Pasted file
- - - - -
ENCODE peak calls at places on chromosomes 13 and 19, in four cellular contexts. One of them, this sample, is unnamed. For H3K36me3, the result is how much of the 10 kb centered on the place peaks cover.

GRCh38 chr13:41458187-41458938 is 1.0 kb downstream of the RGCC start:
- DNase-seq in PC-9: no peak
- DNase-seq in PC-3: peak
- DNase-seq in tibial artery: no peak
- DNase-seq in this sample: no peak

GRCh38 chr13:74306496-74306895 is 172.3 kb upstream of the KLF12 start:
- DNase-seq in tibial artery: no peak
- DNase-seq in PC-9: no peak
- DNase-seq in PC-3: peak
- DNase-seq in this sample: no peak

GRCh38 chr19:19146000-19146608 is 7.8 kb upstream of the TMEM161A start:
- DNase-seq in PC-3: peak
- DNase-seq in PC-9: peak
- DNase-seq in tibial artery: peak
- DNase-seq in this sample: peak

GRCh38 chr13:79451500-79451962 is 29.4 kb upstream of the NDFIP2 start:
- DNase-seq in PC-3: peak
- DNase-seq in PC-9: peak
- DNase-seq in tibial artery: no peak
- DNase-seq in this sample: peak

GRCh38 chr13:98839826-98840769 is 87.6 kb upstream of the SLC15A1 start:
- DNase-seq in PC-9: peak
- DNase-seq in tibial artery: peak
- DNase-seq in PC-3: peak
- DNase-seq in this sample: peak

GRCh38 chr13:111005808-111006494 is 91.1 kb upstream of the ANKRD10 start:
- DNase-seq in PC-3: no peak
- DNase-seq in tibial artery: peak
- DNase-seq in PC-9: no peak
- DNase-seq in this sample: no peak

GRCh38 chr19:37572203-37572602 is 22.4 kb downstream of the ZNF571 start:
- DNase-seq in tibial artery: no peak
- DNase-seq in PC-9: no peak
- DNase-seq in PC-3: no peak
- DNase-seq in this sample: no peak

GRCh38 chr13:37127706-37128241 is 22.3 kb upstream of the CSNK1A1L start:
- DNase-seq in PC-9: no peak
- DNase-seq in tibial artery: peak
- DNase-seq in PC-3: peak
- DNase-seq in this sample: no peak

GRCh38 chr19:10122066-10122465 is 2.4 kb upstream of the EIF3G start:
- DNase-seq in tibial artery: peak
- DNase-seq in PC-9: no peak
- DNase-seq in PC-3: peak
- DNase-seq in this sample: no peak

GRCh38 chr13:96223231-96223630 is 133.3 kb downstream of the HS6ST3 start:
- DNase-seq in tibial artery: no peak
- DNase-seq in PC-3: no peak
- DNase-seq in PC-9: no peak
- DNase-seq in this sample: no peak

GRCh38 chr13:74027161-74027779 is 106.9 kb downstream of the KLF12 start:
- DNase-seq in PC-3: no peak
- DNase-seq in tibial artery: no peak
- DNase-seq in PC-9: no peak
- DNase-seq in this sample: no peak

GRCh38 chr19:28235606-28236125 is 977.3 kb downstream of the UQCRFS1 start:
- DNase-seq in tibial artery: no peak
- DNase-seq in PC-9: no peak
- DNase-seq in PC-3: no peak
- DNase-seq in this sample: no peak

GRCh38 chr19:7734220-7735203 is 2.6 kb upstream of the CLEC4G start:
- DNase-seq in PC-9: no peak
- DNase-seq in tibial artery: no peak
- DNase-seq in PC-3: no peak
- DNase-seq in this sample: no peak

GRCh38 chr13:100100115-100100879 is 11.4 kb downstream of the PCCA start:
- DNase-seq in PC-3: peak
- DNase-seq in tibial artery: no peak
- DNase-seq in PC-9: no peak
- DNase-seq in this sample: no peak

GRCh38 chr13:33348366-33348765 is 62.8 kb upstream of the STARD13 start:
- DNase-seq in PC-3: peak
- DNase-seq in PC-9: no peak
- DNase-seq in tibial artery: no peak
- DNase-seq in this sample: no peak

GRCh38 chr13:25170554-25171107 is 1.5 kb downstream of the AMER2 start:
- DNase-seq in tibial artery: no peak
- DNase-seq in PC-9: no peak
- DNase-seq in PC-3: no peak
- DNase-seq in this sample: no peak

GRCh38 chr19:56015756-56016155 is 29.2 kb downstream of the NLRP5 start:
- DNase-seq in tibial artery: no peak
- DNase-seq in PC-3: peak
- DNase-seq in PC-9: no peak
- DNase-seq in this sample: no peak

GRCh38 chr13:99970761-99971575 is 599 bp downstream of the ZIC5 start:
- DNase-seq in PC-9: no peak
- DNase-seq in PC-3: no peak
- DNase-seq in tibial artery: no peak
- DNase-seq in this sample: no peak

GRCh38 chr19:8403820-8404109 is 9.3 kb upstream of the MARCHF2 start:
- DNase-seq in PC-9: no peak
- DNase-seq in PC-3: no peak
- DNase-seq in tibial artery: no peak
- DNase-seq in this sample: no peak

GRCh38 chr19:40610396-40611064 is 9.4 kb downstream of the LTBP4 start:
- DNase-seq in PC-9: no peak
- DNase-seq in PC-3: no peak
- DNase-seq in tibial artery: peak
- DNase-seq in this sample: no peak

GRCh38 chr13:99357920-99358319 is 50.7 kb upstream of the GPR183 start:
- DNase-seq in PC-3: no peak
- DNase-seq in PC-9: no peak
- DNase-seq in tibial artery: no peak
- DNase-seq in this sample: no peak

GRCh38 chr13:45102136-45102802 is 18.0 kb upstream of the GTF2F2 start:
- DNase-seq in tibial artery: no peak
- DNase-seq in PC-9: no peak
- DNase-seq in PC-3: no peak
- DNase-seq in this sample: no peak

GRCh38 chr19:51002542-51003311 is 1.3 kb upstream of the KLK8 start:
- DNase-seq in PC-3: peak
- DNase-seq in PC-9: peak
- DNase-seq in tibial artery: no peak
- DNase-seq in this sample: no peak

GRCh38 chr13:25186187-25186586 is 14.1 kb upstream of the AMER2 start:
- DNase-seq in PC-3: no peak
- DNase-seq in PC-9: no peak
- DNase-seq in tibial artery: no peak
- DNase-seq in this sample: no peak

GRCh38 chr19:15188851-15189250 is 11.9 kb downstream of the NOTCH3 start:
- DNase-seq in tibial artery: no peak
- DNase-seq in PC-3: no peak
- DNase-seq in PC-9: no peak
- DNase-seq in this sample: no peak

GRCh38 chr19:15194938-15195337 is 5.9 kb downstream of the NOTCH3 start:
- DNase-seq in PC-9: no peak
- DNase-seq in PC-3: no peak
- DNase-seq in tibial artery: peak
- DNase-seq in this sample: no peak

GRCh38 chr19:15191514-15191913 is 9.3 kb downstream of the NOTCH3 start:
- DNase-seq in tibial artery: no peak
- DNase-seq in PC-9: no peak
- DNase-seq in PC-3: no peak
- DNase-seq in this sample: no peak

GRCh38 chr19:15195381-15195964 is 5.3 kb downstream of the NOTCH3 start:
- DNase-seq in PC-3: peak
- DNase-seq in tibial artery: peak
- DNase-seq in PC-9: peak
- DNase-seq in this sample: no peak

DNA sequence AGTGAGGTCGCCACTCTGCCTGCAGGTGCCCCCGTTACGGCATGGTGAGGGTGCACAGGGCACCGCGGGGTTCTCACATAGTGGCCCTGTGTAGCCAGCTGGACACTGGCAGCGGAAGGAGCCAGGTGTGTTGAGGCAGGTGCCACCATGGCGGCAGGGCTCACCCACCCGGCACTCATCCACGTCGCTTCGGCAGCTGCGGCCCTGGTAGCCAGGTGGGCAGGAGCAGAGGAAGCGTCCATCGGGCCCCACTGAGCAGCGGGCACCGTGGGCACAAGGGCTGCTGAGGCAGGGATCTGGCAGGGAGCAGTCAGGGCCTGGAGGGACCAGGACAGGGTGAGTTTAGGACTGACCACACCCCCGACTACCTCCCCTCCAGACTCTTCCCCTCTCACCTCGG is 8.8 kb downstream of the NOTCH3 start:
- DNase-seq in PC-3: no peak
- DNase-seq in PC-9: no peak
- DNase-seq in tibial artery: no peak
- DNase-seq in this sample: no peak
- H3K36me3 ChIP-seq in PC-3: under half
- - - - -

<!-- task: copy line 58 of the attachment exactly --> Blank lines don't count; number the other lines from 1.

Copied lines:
- DNase-seq in tibial artery: no peak